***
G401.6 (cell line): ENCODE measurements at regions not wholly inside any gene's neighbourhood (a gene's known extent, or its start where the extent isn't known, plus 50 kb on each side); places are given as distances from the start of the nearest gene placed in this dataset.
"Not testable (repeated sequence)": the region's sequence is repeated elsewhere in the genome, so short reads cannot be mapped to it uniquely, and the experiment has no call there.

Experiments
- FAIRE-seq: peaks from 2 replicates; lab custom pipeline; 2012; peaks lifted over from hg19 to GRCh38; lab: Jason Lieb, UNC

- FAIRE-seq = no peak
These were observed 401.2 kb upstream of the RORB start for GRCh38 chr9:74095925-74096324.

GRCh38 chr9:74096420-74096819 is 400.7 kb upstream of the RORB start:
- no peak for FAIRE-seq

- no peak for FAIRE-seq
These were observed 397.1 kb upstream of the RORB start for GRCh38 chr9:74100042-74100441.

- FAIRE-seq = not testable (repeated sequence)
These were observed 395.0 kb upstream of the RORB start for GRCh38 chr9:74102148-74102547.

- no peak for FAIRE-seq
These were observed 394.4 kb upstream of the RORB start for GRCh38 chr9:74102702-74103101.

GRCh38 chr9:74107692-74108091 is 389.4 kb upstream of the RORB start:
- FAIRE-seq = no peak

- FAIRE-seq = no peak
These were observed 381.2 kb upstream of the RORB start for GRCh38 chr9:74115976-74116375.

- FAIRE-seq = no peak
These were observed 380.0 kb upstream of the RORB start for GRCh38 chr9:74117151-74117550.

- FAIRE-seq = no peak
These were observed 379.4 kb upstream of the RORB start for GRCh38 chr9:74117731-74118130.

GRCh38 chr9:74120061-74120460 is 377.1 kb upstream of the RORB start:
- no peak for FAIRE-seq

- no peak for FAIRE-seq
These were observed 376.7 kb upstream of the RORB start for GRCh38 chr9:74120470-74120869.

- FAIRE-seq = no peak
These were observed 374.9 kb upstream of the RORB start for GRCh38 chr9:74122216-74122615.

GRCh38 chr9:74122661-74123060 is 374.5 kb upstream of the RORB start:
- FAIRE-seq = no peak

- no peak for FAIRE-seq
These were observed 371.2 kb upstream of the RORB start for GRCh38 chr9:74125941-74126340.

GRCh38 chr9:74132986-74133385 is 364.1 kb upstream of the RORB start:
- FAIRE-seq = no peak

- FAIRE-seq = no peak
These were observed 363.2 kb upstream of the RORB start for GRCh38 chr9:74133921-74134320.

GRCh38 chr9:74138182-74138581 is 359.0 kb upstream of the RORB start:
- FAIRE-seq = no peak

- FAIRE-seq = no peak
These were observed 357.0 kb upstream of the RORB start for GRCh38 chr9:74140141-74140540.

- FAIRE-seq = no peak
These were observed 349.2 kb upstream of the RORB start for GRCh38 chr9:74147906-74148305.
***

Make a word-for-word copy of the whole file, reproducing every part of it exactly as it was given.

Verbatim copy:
G401.6 (cell line): ENCODE measurements at regions not wholly inside any gene's neighbourhood (a gene's known extent, or its start where the extent isn't known, plus 50 kb on each side); places are given as distances from the start of the nearest gene placed in this dataset.
"Not testable (repeated sequence)": the region's sequence is repeated elsewhere in the genome, so short reads cannot be mapped to it uniquely, and the experiment has no call there.

Experiments
- FAIRE-seq: peaks from 2 replicates; lab custom pipeline; 2012; peaks lifted over from hg19 to GRCh38; lab: Jason Lieb, UNC

- FAIRE-seq = no peak
These were observed 401.2 kb upstream of the RORB start for GRCh38 chr9:74095925-74096324.

GRCh38 chr9:74096420-74096819 is 400.7 kb upstream of the RORB start:
- no peak for FAIRE-seq

- no peak for FAIRE-seq
These were observed 397.1 kb upstream of the RORB start for GRCh38 chr9:74100042-74100441.

- FAIRE-seq = not testable (repeated sequence)
These were observed 395.0 kb upstream of the RORB start for GRCh38 chr9:74102148-74102547.

- no peak for FAIRE-seq
These were observed 394.4 kb upstream of the RORB start for GRCh38 chr9:74102702-74103101.

GRCh38 chr9:74107692-74108091 is 389.4 kb upstream of the RORB start:
- FAIRE-seq = no peak

- FAIRE-seq = no peak
These were observed 381.2 kb upstream of the RORB start for GRCh38 chr9:74115976-74116375.

- FAIRE-seq = no peak
These were observed 380.0 kb upstream of the RORB start for GRCh38 chr9:74117151-74117550.

- FAIRE-seq = no peak
These were observed 379.4 kb upstream of the RORB start for GRCh38 chr9:74117731-74118130.

GRCh38 chr9:74120061-74120460 is 377.1 kb upstream of the RORB start:
- no peak for FAIRE-seq

- no peak for FAIRE-seq
These were observed 376.7 kb upstream of the RORB start for GRCh38 chr9:74120470-74120869.

- FAIRE-seq = no peak
These were observed 374.9 kb upstream of the RORB start for GRCh38 chr9:74122216-74122615.

GRCh38 chr9:74122661-74123060 is 374.5 kb upstream of the RORB start:
- FAIRE-seq = no peak

- no peak for FAIRE-seq
These were observed 371.2 kb upstream of the RORB start for GRCh38 chr9:74125941-74126340.

GRCh38 chr9:74132986-74133385 is 364.1 kb upstream of the RORB start:
- FAIRE-seq = no peak

- FAIRE-seq = no peak
These were observed 363.2 kb upstream of the RORB start for GRCh38 chr9:74133921-74134320.

GRCh38 chr9:74138182-74138581 is 359.0 kb upstream of the RORB start:
- FAIRE-seq = no peak

- FAIRE-seq = no peak
These were observed 357.0 kb upstream of the RORB start for GRCh38 chr9:74140141-74140540.

- FAIRE-seq = no peak
These were observed 349.2 kb upstream of the RORB start for GRCh38 chr9:74147906-74148305.